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The Role of Cognitions and Beliefs in Trichotillomania: A Qualitative Study Using Interpretative Phenomenological Analysis

Published online by Cambridge University Press:  12 August 2015

Imogen C. Rehm*
Faculty of Health, Arts and Design, Swinburne University of Technology, Melbourne, Victoria, Australia
Maja Nedeljkovic
Brain and Psychological Sciences Research Centre, Swinburne University of Technology, Melbourne, Victoria, Australia
Anna Thomas
Brain and Psychological Sciences Research Centre, Swinburne University of Technology, Melbourne, Victoria, Australia Australian Gambling Research Centre, Australian Institute of Family Studies, Melbourne, Victoria, Australia
Richard Moulding
Centre for Mental Health and Wellbeing Research, Deakin University, Melbourne, Victoria, Australia
Address for correspondence: Imogen Rehm, Faculty of Health, Arts and Design, Swinburne University of Technology, PO.Box 218, Hawthorn, VIC 3122, Australia. Email:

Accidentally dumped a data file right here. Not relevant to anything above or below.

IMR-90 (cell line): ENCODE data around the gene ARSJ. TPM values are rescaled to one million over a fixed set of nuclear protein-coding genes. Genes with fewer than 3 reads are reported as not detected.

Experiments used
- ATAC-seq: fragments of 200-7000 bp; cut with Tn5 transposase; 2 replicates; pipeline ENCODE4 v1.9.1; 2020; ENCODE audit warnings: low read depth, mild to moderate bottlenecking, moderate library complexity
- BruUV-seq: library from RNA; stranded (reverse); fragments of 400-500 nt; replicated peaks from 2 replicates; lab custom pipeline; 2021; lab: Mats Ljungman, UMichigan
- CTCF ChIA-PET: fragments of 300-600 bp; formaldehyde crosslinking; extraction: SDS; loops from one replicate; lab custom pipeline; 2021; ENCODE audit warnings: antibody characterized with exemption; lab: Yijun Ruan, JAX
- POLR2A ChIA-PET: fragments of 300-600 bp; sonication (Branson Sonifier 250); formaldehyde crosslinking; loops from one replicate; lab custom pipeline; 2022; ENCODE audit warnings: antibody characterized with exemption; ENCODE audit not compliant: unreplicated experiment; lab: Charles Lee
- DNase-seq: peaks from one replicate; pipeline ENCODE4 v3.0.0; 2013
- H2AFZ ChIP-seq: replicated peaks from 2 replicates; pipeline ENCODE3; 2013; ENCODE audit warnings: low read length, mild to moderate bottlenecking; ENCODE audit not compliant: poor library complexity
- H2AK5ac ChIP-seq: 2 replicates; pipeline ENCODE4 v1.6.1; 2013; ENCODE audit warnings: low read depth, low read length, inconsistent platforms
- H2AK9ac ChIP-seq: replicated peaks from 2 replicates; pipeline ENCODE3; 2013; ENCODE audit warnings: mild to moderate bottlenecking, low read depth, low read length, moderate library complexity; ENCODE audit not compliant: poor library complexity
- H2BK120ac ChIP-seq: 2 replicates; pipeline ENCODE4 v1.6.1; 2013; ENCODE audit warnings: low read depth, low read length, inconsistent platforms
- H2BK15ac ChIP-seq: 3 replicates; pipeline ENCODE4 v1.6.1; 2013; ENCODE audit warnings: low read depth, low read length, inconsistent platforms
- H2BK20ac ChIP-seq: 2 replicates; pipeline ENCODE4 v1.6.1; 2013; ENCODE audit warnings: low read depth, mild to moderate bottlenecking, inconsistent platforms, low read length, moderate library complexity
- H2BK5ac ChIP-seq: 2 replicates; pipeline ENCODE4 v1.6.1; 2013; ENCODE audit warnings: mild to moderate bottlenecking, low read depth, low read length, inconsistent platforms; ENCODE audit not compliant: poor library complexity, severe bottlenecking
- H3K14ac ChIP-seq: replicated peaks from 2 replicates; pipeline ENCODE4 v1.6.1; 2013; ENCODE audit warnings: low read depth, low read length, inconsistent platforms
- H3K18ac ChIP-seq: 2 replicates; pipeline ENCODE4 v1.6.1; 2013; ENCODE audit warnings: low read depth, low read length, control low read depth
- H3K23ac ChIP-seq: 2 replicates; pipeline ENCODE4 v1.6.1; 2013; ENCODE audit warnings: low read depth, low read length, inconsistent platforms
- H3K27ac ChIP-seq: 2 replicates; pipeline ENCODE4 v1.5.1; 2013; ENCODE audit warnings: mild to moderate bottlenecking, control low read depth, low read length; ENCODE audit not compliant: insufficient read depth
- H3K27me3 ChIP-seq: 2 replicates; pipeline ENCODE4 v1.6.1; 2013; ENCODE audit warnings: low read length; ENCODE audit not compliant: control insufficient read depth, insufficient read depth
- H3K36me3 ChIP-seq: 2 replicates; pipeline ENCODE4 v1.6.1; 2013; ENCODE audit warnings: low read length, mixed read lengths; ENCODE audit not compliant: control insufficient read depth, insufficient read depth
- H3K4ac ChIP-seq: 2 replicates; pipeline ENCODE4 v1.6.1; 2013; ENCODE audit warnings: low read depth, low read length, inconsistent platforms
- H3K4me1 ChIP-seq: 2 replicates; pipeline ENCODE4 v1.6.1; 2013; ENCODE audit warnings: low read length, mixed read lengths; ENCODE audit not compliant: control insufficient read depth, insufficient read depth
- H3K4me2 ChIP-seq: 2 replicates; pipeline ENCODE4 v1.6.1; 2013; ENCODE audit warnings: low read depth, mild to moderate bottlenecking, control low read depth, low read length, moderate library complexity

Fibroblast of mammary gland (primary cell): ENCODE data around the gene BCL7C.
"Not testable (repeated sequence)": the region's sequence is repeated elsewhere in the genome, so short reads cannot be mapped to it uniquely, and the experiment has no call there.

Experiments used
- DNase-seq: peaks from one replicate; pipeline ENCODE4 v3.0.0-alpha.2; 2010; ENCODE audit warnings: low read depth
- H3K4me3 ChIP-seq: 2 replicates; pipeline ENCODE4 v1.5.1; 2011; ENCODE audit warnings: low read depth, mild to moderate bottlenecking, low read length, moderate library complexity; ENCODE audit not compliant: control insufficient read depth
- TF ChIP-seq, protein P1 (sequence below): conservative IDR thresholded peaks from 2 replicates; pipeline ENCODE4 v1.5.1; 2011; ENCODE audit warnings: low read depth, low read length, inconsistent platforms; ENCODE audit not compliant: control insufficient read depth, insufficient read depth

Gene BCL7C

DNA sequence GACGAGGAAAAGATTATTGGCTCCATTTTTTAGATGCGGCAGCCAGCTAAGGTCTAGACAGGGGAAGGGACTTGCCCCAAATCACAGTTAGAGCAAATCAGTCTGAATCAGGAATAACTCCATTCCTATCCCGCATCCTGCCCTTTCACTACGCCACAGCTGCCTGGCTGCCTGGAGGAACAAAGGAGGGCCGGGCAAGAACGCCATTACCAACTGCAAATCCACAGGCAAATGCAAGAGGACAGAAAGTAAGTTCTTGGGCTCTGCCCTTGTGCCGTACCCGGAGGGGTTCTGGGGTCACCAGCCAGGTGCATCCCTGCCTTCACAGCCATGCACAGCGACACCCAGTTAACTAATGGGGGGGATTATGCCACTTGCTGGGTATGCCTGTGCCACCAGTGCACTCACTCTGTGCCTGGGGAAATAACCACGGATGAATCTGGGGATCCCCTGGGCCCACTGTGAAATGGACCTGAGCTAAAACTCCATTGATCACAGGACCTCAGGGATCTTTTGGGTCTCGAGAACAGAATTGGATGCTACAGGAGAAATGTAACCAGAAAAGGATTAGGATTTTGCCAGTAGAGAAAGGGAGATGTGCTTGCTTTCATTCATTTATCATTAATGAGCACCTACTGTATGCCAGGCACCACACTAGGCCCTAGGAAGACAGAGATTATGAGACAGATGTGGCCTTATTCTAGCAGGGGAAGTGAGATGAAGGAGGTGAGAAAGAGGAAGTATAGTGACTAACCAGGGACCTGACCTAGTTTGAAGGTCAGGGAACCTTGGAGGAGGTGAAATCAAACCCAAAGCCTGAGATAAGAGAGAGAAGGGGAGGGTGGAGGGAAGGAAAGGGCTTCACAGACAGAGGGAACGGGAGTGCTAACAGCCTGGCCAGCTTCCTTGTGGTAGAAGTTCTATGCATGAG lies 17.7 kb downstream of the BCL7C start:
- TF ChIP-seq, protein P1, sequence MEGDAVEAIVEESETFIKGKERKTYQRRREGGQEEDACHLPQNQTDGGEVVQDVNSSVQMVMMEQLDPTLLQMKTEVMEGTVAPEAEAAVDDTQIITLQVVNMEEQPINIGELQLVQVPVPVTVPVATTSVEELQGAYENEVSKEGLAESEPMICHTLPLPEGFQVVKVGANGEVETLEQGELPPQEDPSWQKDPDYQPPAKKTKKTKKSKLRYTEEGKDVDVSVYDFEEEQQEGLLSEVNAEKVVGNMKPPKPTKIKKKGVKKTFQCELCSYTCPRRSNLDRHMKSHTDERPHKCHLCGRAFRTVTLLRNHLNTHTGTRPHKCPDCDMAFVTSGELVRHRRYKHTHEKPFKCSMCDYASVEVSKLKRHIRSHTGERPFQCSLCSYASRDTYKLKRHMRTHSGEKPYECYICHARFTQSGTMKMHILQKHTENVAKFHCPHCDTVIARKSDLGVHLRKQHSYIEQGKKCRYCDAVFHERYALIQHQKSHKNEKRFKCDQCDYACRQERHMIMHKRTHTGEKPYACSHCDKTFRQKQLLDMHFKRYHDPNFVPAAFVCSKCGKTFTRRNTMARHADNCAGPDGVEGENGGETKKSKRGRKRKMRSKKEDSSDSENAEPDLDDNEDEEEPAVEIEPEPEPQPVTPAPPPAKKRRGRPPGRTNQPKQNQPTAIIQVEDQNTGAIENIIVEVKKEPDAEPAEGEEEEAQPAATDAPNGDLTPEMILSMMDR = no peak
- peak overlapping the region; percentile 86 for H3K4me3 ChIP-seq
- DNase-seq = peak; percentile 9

Trichotillomania (TTM) is characterised by the removal of one's hair, causing hair loss. Phenomenological research on TTM has investigated its associated behavioural and affective factors. Few studies have investigated the possible role of cognitions and beliefs, despite emerging support for cognitive therapies in treating this disorder. This study aimed to explore and describe the cognitions and beliefs that contribute to the onset and maintenance of hairpulling in TTM. Eight women with TTM participated in semi-structured, in-depth interviews to explore their experience of cognitions and beliefs before, during and after typical hairpulling episodes. Interviews were analysed using the qualitative method of Interpretative Phenomenological Analysis. Six superordinate themes of beliefs were identified as important: negative self-beliefs, control beliefs, beliefs about coping, beliefs about negative emotions, permission-giving beliefs, and perfectionism. These preliminary findings suggest that cognitions may play an important role in TTM phenomenology. Future quantitative research on the role of cognitions and beliefs in TTM in larger samples has the potential to advance cognitive-behavioural models and treatments of this poorly understood disorder.

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